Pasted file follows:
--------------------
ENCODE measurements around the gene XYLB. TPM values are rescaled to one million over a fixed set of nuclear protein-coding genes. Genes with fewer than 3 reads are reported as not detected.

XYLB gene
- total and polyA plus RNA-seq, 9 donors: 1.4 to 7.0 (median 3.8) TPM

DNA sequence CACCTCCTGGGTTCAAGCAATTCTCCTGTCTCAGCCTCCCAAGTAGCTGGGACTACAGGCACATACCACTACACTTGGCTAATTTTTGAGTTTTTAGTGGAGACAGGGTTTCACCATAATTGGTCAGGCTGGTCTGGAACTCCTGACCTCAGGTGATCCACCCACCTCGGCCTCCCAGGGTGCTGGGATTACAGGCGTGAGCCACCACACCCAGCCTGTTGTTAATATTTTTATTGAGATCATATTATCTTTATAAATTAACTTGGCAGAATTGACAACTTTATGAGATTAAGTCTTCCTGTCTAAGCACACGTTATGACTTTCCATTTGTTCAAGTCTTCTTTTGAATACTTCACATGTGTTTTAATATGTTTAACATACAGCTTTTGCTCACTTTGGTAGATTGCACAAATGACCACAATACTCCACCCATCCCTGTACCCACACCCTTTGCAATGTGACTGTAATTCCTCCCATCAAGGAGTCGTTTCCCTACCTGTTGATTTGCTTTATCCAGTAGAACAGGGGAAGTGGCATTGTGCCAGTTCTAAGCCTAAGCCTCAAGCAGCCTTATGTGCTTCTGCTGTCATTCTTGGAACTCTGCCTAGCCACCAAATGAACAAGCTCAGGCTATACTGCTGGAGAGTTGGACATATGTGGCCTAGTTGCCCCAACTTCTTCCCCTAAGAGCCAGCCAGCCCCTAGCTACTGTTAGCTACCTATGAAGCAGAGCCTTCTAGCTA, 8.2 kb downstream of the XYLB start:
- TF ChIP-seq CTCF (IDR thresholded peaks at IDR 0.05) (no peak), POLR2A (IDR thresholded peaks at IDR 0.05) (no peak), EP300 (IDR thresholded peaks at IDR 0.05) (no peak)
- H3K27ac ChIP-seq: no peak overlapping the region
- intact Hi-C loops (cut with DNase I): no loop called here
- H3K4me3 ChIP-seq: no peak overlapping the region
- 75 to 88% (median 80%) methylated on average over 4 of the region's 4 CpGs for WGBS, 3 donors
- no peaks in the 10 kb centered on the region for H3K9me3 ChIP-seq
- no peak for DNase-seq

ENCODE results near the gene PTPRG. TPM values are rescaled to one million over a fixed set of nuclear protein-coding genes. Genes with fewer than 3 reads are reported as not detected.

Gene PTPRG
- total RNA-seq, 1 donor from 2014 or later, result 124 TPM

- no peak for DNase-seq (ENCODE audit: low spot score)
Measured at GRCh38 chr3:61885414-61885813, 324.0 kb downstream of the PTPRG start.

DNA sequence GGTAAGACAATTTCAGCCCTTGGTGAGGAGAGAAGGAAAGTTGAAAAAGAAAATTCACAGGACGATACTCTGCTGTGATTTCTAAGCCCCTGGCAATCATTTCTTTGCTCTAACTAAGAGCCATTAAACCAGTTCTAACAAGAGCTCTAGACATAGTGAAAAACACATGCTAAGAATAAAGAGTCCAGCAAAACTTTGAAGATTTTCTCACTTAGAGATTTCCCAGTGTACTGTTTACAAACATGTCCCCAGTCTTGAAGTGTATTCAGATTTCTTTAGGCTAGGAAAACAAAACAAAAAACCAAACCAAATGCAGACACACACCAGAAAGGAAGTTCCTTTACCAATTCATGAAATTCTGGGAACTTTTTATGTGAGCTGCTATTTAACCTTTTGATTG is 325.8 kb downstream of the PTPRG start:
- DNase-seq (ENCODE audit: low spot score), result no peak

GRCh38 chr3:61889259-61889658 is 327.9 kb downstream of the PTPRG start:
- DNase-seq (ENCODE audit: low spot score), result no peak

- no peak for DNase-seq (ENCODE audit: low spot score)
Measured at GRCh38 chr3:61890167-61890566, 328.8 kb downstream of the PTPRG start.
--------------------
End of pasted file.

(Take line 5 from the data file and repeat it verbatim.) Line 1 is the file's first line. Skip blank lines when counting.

- TF ChIP-seq CTCF (IDR thresholded peaks at IDR 0.05) (no peak), POLR2A (IDR thresholded peaks at IDR 0.05) (no peak), EP300 (IDR thresholded peaks at IDR 0.05) (no peak)